Treatments Distinct for Black and White Children With Kawasaki Disease

Kawasaki Disease Child Hand
Kawasaki Disease Child Hand
Clinical outcomes of and treatment for Kawasaki disease were found to be distinct for Black and White children.

Clinical outcomes of and treatment for Kawasaki disease (KD) were found to be distinct for Black and White children despite similar time to diagnosis and initial treatment, according to a retrospective study published in the Journal of Pediatrics.

Researchers searched clinical records (N=369) from the Children’s of Alabama hospital for children diagnosed with KD between 2000 and 2015. Clinical outcomes and treatments were compared between White (n=192) and Black (n=177) children.

White vs Black children presenting to the hospital with KD were more likely to have conjunctivitis (66.7% vs 55.4%, respectively; P =.02) or rash (72.4% vs 58.2%, respectively; P =.004). White and Black children also had distinct baseline laboratory variables:  hemoglobin (11.2±1.2 g/dL vs 10.6±1.2 g/dL, respectively; P <.0001), hematocrit (32.5%±3.1% vs 31.2±3.3%, respectively; P =.0002), erythrocyte sedimentation rate (58.5±29.1 mm/hour vs 70±33.5 mm/hour, respectively; P =.0007), potassium (4±0.5 meq/L vs 4.2±0.6 meq/L, respectively; P =.04), sodium (138.4±3.1 meq/L vs 136.5±3.4 meq/L, respectively; P <.0001), albumin (3.6±0.5 g/dL vs 3.4±0.5 g/dL, respectively; P =.001), and creatinine (0.37±0.13 mg/dL vs 0.42±0.17 mg/dL, respectively; P =.01).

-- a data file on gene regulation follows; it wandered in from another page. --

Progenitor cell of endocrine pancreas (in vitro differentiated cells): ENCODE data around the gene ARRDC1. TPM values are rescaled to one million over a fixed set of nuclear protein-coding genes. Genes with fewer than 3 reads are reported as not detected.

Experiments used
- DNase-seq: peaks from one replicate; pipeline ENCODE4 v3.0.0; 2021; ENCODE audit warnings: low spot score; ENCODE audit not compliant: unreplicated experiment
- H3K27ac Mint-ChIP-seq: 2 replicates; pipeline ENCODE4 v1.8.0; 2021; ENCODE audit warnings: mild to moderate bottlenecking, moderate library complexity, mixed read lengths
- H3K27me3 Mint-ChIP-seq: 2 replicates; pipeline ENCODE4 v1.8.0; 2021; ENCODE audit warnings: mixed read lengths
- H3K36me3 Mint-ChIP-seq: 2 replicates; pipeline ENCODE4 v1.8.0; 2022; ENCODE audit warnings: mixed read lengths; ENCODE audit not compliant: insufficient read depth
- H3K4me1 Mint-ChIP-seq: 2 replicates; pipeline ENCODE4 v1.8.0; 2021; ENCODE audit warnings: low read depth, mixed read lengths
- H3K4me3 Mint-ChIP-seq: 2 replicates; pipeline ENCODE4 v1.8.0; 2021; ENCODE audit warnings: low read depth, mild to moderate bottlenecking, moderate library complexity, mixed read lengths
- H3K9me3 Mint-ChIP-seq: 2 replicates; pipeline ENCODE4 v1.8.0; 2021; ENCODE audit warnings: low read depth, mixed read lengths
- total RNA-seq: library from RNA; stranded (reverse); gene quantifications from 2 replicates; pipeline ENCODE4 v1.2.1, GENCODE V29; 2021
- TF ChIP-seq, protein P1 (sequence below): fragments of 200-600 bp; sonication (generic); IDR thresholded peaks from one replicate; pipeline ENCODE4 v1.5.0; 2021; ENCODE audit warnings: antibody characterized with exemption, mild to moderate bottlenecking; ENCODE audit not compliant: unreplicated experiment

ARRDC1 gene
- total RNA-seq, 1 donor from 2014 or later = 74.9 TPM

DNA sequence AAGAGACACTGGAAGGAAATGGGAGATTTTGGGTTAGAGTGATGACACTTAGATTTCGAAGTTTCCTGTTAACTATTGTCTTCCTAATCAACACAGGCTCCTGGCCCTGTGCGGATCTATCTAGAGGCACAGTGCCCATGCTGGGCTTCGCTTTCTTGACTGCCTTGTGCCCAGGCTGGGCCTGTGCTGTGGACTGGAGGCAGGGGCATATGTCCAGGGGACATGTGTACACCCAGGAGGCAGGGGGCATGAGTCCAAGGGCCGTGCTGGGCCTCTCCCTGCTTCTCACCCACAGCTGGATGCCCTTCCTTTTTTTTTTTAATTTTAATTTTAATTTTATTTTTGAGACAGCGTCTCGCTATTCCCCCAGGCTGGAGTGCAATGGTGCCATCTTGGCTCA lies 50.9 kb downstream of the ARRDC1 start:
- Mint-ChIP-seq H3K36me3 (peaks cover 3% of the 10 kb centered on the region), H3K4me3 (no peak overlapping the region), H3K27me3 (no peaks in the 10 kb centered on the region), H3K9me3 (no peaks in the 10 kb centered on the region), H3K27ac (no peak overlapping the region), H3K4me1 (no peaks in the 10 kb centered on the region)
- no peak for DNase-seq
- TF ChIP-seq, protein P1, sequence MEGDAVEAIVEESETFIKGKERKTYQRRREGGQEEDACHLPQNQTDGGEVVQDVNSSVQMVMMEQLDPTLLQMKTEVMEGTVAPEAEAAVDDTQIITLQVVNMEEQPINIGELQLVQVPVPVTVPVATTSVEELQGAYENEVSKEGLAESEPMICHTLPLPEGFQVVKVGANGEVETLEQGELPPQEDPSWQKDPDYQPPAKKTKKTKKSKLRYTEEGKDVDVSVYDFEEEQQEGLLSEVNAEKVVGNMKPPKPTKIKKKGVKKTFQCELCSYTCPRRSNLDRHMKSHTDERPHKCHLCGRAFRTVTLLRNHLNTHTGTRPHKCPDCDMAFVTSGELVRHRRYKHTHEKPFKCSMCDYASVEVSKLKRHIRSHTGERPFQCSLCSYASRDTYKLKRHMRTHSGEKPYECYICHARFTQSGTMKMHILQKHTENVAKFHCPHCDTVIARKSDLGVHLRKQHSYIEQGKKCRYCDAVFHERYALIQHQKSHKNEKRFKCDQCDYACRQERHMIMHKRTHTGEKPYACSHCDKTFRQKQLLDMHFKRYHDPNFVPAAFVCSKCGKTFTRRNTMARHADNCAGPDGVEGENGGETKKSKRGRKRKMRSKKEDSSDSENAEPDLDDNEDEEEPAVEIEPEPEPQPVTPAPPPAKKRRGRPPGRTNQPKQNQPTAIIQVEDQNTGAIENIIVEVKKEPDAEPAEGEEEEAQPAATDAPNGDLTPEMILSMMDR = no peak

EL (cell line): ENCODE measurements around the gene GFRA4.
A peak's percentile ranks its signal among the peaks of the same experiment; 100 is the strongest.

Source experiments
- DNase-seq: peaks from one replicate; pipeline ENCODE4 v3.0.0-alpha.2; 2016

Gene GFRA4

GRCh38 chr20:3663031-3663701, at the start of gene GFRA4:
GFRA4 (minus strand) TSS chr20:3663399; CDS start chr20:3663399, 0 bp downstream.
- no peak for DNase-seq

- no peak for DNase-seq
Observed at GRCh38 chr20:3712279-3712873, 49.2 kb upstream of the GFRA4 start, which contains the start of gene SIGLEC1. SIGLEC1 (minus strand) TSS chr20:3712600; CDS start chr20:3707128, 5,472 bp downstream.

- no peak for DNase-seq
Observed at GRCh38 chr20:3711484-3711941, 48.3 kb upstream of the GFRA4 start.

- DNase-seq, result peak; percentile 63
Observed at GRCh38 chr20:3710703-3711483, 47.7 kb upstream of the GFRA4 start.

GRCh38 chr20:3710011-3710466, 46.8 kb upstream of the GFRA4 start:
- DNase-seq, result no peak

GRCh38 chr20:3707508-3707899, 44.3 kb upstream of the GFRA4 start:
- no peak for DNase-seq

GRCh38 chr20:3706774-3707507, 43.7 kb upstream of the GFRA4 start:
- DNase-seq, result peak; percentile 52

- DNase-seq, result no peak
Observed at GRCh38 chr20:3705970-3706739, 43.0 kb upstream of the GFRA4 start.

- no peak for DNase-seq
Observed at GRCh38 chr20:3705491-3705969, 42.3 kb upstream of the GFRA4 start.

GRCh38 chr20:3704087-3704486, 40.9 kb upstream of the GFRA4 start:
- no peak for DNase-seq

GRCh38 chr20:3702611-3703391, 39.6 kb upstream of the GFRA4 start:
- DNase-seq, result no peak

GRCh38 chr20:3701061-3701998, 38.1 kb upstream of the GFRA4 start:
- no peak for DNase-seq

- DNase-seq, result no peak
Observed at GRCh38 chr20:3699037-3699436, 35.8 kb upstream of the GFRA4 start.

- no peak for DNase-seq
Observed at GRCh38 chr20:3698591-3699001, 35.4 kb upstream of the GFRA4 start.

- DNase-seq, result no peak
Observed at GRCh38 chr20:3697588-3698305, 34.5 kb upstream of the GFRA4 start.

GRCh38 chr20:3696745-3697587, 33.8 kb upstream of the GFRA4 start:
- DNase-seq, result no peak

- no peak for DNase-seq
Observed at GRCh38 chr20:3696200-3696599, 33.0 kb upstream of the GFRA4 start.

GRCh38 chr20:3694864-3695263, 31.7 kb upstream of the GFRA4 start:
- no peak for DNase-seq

Within 10 days of fever onset, 94% of Black children and 89.7% of White children received an intravenous gamma globulin (IVIG) infusion (P =.12). Response to IVIG was lower (P =.007) among Black vs White children (86.6% vs 95.6%, respectively; P =.007).

Alternative therapies were administered more often to Black vs White children (9.6% vs 2.6%, respectively; P =.003) and fewer were untreated (2.8% vs 7.3%, respectively; P =.04). Black children had longer hospital stays compared with White children (4.5±3.9 days vs 3.4±2.2 days, respectively; P =.002).

The time to first electrocardiogram was comparable for Black and White children (P =.15). A greater percentage of Black vs White children had abnormal results on their second (14.5% vs 6.3%, respectively; P =.03) and third (21.2% vs 6.9%, respectively; P =.01) electrocardiogram.

Major study limitations include its retrospective nature, and the lack of follow-up laboratory data for most patients.

“For the most part, race has rarely been accounted for in predictive models [of KD] or during statistical analyses for clinical trials. Therefore, evaluation of these risks scores by race, specifically in Blacks is warranted,” concluded the study authors.

Reference

Padilla L A, Collins J L, Idigo A J, et al. Kawasaki disease and clinical outcome disparities among Black children. J Pediatr. 2020;S0022-3476(20)31244-0. doi:10.1016/j.jpeds.2020.09.052